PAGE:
368 of 392 people found the following review helpful
A powerful and authentic look into a dark time,
This review is from: The Invisible Bridge (Hardcover)
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World War II and the Holocaust have been covered so extensively in so many formats, and yet there are so many under represented stories. This book takes up one of these side stories, the story Jews in Hungary, that didn't make the textbooks or documentaries. And unlike textbook or documentary coverage, it brings the day-to-day realities of the war to life and will touch you in the way, only a personal story can.
Obviously this is a historical fiction, which is different from a primary source, but the writing is authentic and either very well researched or edited by a very knowledgeable historian. So many historical fiction books lose credibility on historic slips, but this book never does. When a new radio is described, it is Bakelite, not plastic. The words painted vivid pictures that had me craving croissants in Paris and Paprika and Potato dumplings in Hungary.
But the power of this book is that it will make you appreciate your warm bed, your clean sheets and each meal and trip to the grocery store by portraying what it was like when all these things were unavailable. It has been hard to get all of these deprivations out of my head since I finished the book. I have read remarkably few books that describe the hunger of those living in Europe as eloquently as this book.
It did take me a while to get into this book. 600 pages is pretty intimidating and it is dense in Jewish and Hungarian names, but after 100 pages I was hooked and drug along. The writing is immensely readable and I felt a connection to the characters (enough so that I have to admit I flipped to the back to make sure at least someone made it through.) The book culminated in a marathon session when I just couldn't put it down. It's a powerful book that is high on my annual recommendation list.
I loved this book for many of the reasons that I loved The Guernsey Literary and Potato Peel Pie Society (Random House Reader's Circle) because it shone light on a forgotten war story and it felt so authentic. Great book.
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Showing 1-10 of 18 posts in this discussion
Initial post: Jul 5, 2010 11:12:11 AM PDT
Carol T. Kieschnick says:
Posted on Jul 20, 2010 10:13:05 PM PDT
Loved the book and the review. This is really picky, but I thought I'd mention it anyway in order to get someone's opinion. In the scene where the guards were diverting medical supplied meant for the front, Orringer mentions "antibiotics" as among the diverted items. According to my dictionary, antibiotics didn't come into the English language until 1943, and this scene probably took place in 1942. Regardless, it hardly seems likely that the Hungarian government was shipping antibiotics to its troops at any time during WWII.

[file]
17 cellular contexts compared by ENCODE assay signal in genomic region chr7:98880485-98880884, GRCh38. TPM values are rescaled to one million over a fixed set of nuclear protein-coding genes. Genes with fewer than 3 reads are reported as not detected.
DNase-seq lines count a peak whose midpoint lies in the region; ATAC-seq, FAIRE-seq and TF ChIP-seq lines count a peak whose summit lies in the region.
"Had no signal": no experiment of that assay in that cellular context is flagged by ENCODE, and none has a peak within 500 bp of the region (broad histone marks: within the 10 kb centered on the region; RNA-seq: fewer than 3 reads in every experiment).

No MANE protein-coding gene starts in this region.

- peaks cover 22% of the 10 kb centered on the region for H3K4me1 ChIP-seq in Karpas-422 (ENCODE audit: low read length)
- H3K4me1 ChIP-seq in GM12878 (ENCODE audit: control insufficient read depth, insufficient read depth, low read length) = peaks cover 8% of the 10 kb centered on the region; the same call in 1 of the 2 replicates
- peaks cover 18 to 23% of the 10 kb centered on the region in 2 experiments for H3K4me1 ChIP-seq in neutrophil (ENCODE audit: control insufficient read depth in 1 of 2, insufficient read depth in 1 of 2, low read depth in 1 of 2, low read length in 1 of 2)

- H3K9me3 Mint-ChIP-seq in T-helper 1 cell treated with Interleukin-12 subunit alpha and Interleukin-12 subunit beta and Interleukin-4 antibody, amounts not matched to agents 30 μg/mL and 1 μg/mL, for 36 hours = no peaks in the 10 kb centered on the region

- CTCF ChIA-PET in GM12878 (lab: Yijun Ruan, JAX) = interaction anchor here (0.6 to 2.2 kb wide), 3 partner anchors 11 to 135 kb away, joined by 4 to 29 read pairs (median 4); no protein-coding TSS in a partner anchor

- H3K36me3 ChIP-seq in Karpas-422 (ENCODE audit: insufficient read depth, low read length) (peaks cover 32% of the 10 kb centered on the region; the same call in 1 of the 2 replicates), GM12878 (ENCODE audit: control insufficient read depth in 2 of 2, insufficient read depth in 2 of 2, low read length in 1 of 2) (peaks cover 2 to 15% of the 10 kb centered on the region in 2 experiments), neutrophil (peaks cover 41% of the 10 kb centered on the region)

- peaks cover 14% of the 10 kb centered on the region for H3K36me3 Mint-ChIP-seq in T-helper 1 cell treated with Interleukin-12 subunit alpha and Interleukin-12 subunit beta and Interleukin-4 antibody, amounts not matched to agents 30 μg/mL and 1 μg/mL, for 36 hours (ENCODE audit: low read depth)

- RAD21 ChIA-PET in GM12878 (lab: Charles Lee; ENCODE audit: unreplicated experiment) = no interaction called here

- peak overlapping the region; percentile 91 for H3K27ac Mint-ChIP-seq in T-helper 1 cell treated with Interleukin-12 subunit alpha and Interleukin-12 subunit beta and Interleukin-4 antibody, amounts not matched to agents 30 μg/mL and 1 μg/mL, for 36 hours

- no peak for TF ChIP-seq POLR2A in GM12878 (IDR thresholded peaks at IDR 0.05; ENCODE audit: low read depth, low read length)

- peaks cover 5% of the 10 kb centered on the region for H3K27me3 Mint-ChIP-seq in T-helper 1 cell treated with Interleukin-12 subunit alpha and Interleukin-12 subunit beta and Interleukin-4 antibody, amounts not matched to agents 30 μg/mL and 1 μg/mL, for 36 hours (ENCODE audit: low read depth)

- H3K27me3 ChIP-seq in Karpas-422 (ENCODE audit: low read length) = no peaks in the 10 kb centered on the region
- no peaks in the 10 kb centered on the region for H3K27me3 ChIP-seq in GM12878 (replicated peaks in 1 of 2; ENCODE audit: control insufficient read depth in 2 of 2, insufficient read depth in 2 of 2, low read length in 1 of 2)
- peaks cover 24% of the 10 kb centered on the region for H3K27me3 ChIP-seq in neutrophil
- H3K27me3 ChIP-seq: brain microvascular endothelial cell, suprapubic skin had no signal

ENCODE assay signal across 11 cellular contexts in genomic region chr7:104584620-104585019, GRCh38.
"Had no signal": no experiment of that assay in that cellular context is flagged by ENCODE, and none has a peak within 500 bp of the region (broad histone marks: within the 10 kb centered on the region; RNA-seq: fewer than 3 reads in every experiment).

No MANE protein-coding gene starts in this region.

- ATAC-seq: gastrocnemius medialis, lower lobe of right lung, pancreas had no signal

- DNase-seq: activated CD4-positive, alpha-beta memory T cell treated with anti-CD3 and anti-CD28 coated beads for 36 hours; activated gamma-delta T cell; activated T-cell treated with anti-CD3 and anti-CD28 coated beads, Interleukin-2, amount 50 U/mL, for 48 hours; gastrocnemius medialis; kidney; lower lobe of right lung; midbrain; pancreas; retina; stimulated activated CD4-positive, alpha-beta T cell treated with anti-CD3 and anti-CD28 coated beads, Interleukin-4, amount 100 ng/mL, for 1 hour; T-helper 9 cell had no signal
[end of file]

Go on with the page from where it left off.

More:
In reply to an earlier post on Jul 22, 2010 11:01:54 PM PDT
Last edited by the author on Jul 22, 2010 11:03:44 PM PDT
I also feel a little uncomfortable with the use of word "antibiotic" if used in dialog during that time period. In journals and letters from American GI's the word "Sulfa" is used a lot which was an early antibiotic which was widely available and widely manufactured. I don't think antibiotic would be the popular word at the time but can't say for sure. I assume that the Hungarian Army had some sulfa at the onset of the war, but I don't know that they had much or if it was ever manufactured in Hungary.
I think I just glossed over it, assuming the passage was talking about sulfa. I'm picky like that too, things like that kind of bug me. If she had said penicillin I don't think I would have trusted any historical fact she included. So I appreciate that the book seems well researched.
In reply to an earlier post on Dec 22, 2010 12:05:03 PM PST
Pietr Hitzig says:
Good point. You might like to see the ngram for the salient words. http://xrl.in/6vm6
In reply to an earlier post on Dec 22, 2010 4:05:02 PM PST
Wow, what a great tool. Thanks for pointing it out to me.
Posted on Feb 5, 2011 10:18:22 PM PST
Last edited by the author on Feb 5, 2011 10:23:11 PM PST
Jack Rice says:
Obviously Vine members only have to flog books.
"I was hooked and drug along...."
". . . and it felt so authentic."
They certainly don't have to be literate.
In reply to an earlier post on Feb 5, 2011 10:52:19 PM PST
:) No they don't, but they are allowed to enjoy reading.
In reply to an earlier post on Mar 6, 2011 10:14:26 AM PST
voracious reader says:
Actually, antibiotics did exist. However, all the supplies were being sent to the war fronts on both sides and there was a shortage for civilian patients. They had sulfa drugs already some in the form of sulfa powder that was placed topically on the wounds. I believe they might have had penicillan, but I am not sure. I know of someone who died of appenidicitus in the U.S. in 1942 because there was no supply of existing antibiotics available. Everything was being sent to the military.
In reply to an earlier post on Mar 6, 2011 10:17:46 AM PST
voracious reader says:
I agree with you that sulfa was widely available before the war. There were some large pharmeceutical plants in Germany who probably supplied all the axis powers including Hungary. Bayer of Bayer aspirin fame was one such company though I do not know if they ever produced antibiotics. Germany has long supplied the world with optical glass, surgical instruments, medical equipment and pharmeceuticals of excellent quality.